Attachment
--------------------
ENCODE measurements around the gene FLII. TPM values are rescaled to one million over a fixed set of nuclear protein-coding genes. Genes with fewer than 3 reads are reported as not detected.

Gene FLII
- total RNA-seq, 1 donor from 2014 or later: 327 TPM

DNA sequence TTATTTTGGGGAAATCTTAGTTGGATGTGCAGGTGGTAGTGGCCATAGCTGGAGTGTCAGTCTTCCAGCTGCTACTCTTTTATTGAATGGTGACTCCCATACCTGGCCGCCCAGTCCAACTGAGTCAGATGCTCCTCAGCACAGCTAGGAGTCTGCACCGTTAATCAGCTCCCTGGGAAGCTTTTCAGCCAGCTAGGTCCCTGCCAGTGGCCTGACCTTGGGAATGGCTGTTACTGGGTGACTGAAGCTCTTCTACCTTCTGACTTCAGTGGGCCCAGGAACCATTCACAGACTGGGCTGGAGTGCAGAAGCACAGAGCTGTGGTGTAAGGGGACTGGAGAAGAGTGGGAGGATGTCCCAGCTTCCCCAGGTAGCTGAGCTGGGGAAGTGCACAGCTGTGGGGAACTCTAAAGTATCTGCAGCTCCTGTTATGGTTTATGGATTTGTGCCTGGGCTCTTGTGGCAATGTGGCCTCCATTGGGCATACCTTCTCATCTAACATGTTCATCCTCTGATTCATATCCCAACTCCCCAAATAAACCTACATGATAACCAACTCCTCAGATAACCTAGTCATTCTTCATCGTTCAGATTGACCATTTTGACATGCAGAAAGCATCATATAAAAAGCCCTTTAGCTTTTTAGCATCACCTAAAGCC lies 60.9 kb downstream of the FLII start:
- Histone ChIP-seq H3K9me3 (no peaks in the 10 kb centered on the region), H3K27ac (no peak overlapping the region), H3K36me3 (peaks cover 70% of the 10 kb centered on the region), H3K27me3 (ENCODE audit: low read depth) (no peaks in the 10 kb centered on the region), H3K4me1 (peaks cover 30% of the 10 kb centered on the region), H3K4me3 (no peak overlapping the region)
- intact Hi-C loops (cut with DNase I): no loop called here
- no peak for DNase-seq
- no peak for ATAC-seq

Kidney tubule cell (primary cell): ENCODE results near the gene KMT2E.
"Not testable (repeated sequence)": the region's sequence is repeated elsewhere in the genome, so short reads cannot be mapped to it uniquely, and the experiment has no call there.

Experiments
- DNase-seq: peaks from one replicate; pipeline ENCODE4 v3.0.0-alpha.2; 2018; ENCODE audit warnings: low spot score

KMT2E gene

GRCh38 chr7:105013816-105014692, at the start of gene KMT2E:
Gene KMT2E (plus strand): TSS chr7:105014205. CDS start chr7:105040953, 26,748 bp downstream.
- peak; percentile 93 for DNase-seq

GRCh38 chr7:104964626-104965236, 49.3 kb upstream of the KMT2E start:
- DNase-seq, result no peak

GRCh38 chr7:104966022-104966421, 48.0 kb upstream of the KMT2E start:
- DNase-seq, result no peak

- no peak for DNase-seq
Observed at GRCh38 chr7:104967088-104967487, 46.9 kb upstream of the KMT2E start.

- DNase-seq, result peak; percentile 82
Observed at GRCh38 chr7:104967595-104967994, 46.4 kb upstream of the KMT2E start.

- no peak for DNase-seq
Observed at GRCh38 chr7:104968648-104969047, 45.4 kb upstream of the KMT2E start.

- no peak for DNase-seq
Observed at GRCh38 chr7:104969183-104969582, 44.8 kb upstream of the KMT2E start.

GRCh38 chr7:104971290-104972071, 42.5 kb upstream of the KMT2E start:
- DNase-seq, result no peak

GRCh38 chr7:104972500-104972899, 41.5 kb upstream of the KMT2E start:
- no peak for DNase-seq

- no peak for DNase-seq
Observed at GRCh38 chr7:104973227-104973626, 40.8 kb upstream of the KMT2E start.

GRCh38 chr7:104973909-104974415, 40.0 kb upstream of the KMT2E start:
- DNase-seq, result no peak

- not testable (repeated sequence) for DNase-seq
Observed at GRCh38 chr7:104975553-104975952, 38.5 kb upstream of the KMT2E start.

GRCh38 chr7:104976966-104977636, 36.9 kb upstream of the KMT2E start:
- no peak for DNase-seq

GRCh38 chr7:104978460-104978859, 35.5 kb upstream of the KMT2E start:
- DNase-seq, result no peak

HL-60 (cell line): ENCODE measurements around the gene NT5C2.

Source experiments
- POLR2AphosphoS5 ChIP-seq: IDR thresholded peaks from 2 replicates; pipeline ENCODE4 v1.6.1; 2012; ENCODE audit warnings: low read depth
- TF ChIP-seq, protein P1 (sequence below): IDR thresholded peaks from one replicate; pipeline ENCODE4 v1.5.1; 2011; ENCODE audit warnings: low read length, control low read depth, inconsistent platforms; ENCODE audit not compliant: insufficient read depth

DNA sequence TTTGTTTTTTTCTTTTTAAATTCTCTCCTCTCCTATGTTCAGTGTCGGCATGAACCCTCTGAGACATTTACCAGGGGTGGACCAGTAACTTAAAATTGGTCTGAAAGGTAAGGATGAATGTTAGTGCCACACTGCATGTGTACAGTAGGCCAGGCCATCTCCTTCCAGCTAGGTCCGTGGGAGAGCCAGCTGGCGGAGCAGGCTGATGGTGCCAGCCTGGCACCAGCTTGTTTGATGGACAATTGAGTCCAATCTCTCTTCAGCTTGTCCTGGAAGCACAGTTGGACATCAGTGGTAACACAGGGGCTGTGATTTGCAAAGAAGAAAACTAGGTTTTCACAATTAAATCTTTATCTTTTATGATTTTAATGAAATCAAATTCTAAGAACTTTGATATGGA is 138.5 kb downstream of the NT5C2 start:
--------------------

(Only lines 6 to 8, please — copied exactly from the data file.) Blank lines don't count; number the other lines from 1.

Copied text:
- intact Hi-C loops (cut with DNase I): no loop called here
- no peak for DNase-seq
- no peak for ATAC-seq